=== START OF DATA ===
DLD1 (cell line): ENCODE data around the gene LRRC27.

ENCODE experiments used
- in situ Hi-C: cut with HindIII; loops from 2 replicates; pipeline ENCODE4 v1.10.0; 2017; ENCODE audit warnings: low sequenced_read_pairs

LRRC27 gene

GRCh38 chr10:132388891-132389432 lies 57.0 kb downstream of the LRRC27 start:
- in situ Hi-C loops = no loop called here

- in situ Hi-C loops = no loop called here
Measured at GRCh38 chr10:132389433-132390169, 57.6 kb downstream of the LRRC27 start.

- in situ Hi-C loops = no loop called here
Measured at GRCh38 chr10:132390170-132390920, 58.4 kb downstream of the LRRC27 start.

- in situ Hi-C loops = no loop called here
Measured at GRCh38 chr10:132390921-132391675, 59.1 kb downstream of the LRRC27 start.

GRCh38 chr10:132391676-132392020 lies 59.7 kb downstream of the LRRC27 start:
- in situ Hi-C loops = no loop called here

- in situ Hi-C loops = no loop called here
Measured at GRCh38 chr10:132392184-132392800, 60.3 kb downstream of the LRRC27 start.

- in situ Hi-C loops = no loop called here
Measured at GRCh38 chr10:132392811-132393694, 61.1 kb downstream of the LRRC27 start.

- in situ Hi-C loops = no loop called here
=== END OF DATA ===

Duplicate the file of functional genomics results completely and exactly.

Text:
DLD1 (cell line): ENCODE data around the gene LRRC27.

ENCODE experiments used
- in situ Hi-C: cut with HindIII; loops from 2 replicates; pipeline ENCODE4 v1.10.0; 2017; ENCODE audit warnings: low sequenced_read_pairs

LRRC27 gene

GRCh38 chr10:132388891-132389432 lies 57.0 kb downstream of the LRRC27 start:
- in situ Hi-C loops = no loop called here

- in situ Hi-C loops = no loop called here
Measured at GRCh38 chr10:132389433-132390169, 57.6 kb downstream of the LRRC27 start.

- in situ Hi-C loops = no loop called here
Measured at GRCh38 chr10:132390170-132390920, 58.4 kb downstream of the LRRC27 start.

- in situ Hi-C loops = no loop called here
Measured at GRCh38 chr10:132390921-132391675, 59.1 kb downstream of the LRRC27 start.

GRCh38 chr10:132391676-132392020 lies 59.7 kb downstream of the LRRC27 start:
- in situ Hi-C loops = no loop called here

- in situ Hi-C loops = no loop called here
Measured at GRCh38 chr10:132392184-132392800, 60.3 kb downstream of the LRRC27 start.

- in situ Hi-C loops = no loop called here
Measured at GRCh38 chr10:132392811-132393694, 61.1 kb downstream of the LRRC27 start.

- in situ Hi-C loops = no loop called here